While Type 1 and Type 2 diabetes share a similar name, they are, in fact, different diseases with different causes. Type 1 diabetes is an autoimmune disorder that comes on suddenly, usually during childhood, while Type 2 diabetes develops over time and is mainly caused by modifiable factors like obesity, poor diet, and a sedentary lifestyle.
Not only do these conditions differ in cause, but they also have their own unique bodily effects, symptoms, risk factors, and management techniques.
Given that diabetes subtypes are so distinct, our team of diabetes management specialists at Superior Health and Wellness in Greenville and Spartanburg, South Carolina, wants to help you understand how these two conditions differ across a range of categories.
Both forms of diabetes affect your body’s ability to both store and use sugar (glucose), a substance that’s essential for energy levels. However, how this comes about is very different between the two subtypes.
Type 1 diabetes occurs when your body’s immune system starts to attack the cells that make insulin in your pancreas, eliminating the production of insulin altogether. When your body is no longer able to make insulin, glucose builds up in your blood cells and can’t reach its intended destination — your energy-expending body cells or fat-storing adipose cells.
Type 2 diabetes, on the other hand, happens when your body becomes resistant to insulin. Even though your body is still producing insulin, your body isn’t able to use it normally.
Both types of diabetes can lead to serious complications if left unmanaged, such as cardiovascular disease, kidney disease, vision loss, neurological disease, and blood vessel damage. But when it comes to day-to-day diabetes symptoms, there’s a difference between the types.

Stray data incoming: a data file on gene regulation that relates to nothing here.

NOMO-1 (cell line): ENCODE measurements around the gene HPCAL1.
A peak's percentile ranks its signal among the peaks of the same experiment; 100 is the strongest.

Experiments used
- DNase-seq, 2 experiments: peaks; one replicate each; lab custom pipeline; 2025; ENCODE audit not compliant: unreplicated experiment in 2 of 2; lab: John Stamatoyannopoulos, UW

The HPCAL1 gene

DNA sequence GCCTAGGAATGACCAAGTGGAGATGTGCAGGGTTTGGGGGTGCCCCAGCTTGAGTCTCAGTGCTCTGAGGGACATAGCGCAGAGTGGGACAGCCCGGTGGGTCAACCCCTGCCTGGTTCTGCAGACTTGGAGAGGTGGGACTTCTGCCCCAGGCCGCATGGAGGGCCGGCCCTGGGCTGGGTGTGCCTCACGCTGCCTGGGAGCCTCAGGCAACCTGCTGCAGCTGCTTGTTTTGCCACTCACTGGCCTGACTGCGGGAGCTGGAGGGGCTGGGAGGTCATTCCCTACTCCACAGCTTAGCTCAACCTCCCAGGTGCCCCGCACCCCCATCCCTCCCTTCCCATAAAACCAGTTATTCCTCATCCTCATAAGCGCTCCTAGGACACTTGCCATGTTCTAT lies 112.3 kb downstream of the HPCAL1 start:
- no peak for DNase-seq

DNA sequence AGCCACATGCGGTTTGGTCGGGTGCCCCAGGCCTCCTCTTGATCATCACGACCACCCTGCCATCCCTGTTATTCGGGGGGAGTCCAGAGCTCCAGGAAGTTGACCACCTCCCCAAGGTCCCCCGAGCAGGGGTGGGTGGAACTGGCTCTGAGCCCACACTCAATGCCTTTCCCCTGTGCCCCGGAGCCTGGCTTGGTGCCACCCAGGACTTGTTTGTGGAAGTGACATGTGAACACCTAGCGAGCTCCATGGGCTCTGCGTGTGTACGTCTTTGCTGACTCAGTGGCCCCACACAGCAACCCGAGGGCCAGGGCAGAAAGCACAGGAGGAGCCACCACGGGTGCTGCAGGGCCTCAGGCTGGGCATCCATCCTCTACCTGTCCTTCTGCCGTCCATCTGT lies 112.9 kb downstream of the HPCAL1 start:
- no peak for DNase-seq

Type 1 diabetes comes on suddenly and can immediately leave you with increased hunger and thirst, blurred vision, unexplained weight loss, extreme fatigue, and numbness in your hands and feet.
Even though you may also experience these same symptoms with Type 2 diabetes, you can have the condition for years before you slowly start to notice the onset of these symptoms.
The risk factors for the two types of diabetes are very different, and the things that put you at risk for Type 1 diabetes are much less clear than those that increase your chances of developing Type 2 diabetes.
So far, the only known risk factors for Type 1 diabetes are genetics and age. You’re much more likely to develop this autoimmune disease if you’ve had a close family member with the condition, and it usually appears in childhood or adolescence.
Type 2 diabetes, however, has many known risk factors. Circumstances that can elevate your chances of developing this chronic condition include being overweight, having polycystic ovarian syndrome (PCOS), carrying a lot of belly fat, exercising fewer than three times a week, and being over the age of 45.
There is no cure for Type 1 diabetes. Since your body can’t produce any insulin, you need to provide it for your body through insulin injections and other medications. Other things you may need to do to keep your body healthy include monitoring your blood sugar levels, controlling your blood pressure and cholesterol numbers, and staying on top of all wounds and infections to reduce complications.
Type 2 diabetes can be both prevented and treated with lifestyle changes such as eating a nutritious diet and exercising regularly. In some cases, you may need to take medications that help your body use your produced insulin more effectively.
At Superior Health and Wellness, our team also offers physiologic insulin resensitization (PIR) for management of both Type 1 and Type 2 diabetes.
By using insulin as a hormone rather than a drug, this innovative treatment approach helps reduce insulin resistance, restore healthy blood sugar levels, and diminish the risk of diabetes-related complications such as neuropathy, blurred vision, and limb amputation.
Ready to learn more about effective diabetes management? Superior Health and Wellness is here to help. Give us a call today, or click online to set up an appointment at your nearest office in Greenville or Spartanburg, South Carolina, any time.